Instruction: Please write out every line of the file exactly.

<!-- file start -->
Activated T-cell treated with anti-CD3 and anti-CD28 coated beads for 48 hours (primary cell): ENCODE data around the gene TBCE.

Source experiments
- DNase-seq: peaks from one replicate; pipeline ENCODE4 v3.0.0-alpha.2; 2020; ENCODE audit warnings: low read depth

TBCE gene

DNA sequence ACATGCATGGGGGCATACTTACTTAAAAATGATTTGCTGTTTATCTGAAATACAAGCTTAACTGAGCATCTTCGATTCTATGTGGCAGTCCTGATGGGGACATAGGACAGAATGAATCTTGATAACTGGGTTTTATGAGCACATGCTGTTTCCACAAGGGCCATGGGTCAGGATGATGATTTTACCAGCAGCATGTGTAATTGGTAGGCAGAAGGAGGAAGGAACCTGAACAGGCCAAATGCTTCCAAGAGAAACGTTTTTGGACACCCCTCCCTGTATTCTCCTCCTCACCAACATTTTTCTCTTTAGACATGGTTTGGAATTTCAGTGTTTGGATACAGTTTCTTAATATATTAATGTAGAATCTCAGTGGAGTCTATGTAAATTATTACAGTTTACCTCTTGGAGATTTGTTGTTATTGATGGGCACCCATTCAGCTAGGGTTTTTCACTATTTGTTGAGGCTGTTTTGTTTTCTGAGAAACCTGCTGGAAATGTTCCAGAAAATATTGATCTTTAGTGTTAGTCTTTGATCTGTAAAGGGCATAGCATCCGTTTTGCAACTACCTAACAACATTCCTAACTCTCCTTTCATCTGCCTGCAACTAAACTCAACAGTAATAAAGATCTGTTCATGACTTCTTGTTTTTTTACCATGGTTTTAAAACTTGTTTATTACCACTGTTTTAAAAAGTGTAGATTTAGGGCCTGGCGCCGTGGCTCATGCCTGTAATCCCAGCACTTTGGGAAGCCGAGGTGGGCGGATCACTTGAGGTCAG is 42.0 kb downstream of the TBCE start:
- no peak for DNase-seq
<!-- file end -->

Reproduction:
Activated T-cell treated with anti-CD3 and anti-CD28 coated beads for 48 hours (primary cell): ENCODE data around the gene TBCE.

Source experiments
- DNase-seq: peaks from one replicate; pipeline ENCODE4 v3.0.0-alpha.2; 2020; ENCODE audit warnings: low read depth

TBCE gene

DNA sequence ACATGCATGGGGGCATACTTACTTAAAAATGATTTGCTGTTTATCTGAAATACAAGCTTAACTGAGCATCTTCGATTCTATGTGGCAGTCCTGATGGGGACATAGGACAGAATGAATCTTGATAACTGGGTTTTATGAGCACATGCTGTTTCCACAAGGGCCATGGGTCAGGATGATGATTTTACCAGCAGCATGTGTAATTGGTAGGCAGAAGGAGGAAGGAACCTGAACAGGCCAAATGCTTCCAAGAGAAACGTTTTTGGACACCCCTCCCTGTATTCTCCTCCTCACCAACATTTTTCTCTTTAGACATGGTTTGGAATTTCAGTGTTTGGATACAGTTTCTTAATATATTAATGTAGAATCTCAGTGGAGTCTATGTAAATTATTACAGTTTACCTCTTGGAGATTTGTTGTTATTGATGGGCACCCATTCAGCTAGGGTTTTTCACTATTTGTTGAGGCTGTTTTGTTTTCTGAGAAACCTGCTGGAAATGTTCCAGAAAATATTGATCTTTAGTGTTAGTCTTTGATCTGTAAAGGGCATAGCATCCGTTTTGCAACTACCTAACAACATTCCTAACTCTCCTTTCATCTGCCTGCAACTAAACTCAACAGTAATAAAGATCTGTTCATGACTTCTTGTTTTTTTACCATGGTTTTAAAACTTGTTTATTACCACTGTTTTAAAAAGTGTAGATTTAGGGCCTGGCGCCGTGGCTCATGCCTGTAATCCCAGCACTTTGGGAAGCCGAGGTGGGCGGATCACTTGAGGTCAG is 42.0 kb downstream of the TBCE start:
- no peak for DNase-seq